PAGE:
Indian Affairs Committee Advances Two Key Tester Bills to Senate Floor

Bipartisan bills to expand health care access for Urban Native veterans & improve public safety in Indian Country

(U.S. Senate) – The Senate Indian Affairs Committee passed two bipartisan bills today backed by U.S. Senator Jon Tester (D-Mont.) to expand health care access for Native American veterans and provide more resources for Tribal law enforcement agencies across Montana.

Tester worked with Republicans and Democrats to advance the Health Care Access for Urban Native Veterans Act of 2019 and the Bridging Agency Data Gaps and Ensuring Safety (BADGES) for Native Communities Act out of committee and to the Senate floor.

“Native Americans serve in our military at the highest rates, but often face unique barriers when they return home from service,” said Tester. “These bills provide Native American veterans in Montana with the care they earned, and help clear roadblocks to safe, healthy communities by streamlining the process for hiring new Tribal officers. I urge Majority Leader Mitch McConnell to bring these desperately-needed bills to the Senate floor for a vote, because sitting on our hands isn’t an option when it comes to serving our Tribal communities.”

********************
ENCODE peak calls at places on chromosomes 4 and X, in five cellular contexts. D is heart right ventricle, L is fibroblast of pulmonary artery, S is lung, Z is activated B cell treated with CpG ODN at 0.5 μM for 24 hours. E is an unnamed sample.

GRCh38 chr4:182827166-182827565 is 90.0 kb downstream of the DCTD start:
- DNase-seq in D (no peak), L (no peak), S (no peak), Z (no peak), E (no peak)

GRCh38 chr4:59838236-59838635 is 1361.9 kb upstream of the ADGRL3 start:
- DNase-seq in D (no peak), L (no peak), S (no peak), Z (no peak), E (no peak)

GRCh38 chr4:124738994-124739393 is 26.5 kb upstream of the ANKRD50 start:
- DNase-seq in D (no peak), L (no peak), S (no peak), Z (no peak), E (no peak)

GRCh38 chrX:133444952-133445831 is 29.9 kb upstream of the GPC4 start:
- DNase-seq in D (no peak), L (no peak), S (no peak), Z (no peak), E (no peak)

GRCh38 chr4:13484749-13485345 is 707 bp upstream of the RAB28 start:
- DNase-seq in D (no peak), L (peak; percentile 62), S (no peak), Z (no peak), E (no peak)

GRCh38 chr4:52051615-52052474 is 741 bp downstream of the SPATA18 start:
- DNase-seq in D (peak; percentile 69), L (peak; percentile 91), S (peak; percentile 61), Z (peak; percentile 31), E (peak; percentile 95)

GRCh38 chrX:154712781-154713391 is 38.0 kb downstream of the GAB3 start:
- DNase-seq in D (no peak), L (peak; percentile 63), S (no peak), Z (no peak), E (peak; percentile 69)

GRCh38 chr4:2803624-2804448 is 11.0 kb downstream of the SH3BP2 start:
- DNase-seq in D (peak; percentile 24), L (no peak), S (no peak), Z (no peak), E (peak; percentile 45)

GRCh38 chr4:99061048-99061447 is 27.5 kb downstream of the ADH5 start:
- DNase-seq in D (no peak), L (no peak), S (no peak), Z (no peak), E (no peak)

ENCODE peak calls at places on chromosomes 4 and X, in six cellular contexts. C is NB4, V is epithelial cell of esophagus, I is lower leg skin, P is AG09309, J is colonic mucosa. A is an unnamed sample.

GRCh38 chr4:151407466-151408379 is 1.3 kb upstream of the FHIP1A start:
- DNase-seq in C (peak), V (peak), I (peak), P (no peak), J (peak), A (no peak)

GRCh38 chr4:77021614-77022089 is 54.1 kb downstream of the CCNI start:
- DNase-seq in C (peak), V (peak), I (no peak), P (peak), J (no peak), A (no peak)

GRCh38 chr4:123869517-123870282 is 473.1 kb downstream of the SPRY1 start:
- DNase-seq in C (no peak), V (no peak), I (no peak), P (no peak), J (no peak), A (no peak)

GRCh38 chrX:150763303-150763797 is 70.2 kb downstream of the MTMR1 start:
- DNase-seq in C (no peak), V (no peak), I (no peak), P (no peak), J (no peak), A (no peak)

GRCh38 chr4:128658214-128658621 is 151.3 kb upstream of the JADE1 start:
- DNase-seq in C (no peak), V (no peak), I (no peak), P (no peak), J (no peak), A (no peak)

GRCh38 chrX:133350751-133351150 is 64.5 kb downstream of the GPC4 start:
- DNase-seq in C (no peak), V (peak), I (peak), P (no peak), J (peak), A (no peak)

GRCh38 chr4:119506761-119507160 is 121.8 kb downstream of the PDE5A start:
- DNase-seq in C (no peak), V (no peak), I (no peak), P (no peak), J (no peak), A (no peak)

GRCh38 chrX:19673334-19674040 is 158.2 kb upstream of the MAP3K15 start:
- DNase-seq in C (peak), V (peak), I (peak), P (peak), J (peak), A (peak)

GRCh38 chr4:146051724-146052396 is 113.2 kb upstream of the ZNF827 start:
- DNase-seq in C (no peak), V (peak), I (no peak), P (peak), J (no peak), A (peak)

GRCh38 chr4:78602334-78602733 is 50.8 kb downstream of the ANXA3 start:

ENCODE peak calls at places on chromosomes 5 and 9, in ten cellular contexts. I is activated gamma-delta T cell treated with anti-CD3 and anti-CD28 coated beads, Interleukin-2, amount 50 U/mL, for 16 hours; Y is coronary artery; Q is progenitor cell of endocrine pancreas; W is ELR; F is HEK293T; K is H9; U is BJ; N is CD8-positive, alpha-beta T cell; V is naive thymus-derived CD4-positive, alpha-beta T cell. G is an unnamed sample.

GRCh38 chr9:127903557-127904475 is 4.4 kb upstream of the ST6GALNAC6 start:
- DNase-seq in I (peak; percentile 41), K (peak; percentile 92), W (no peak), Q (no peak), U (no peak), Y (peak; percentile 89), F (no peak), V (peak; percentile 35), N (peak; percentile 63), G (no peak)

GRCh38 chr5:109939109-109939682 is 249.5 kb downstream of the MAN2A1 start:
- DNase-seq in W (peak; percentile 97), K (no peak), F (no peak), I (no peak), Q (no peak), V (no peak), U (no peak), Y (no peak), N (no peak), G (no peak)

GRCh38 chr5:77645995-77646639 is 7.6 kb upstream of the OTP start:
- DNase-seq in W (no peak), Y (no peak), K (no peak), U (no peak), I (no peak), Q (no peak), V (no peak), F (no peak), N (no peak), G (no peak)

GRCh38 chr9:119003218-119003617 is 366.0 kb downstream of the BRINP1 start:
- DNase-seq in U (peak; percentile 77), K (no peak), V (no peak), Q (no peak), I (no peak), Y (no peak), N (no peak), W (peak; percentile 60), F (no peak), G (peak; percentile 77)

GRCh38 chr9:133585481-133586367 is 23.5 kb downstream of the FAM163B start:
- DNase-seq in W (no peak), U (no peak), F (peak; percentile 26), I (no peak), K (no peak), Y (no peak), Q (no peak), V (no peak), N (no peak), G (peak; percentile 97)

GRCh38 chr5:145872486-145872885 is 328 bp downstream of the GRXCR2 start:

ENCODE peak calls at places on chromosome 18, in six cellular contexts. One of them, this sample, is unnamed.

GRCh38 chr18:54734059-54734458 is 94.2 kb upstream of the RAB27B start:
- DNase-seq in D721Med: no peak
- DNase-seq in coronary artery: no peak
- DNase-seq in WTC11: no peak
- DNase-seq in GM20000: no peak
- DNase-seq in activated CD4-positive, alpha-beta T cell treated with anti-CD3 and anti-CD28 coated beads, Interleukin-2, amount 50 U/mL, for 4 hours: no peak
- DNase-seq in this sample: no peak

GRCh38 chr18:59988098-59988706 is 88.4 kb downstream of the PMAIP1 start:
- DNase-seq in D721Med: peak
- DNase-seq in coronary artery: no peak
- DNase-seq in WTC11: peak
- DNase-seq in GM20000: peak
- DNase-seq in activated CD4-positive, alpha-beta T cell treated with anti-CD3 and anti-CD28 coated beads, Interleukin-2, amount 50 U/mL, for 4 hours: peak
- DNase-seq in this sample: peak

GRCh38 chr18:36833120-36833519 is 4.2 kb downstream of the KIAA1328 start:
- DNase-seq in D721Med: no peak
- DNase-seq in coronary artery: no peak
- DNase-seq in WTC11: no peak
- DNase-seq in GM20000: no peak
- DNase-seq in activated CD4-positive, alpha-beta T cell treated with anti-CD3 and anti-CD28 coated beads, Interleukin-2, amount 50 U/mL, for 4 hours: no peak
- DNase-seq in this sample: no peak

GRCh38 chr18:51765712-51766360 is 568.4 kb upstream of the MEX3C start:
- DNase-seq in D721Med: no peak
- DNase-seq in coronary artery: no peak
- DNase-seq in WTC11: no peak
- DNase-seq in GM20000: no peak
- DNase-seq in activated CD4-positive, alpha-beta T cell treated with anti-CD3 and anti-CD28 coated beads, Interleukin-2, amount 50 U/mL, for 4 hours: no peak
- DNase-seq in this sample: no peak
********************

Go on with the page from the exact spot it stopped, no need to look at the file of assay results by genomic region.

Currently, federal law allows the Department of Veterans Affairs (VA) to reimburse federally-operated and Tribally-operated Indian Health Service (IHS) facilities for services they provide to Native American veterans. However, the law does not allow Urban Indian Organizations to participate in the same service reimbursement agreements. This exclusion limits the ability of these urban facilities to maintain and expand services sought by Native American veterans and patients.

The Health Care Access for Urban Native Veterans Act would correct this exclusion, allowing Native American veterans to receive quality care at urban Indian health centers while simultaneously relieving some of the patient burden on VA.

Native communities are currently suffering from law enforcement shortages due in part to lengthy background check processes for prospective Tribal officers. Tester’s BADGES Act would give the Bureau of Indian Affairs authority to conduct its own background checks on applicants, streamlining the hiring process. The bill would also improve federal information sharing, create a Tribal Liaison position, establish grants for Tribes and states to address the Missing and Murdered Indigenous Women (MMIW) crisis, and require the Department of Justice to provide more information about law enforcement staffing and resources across Indian Country.

More information on Tester’s work to combat the MMIW crisis is available HERE.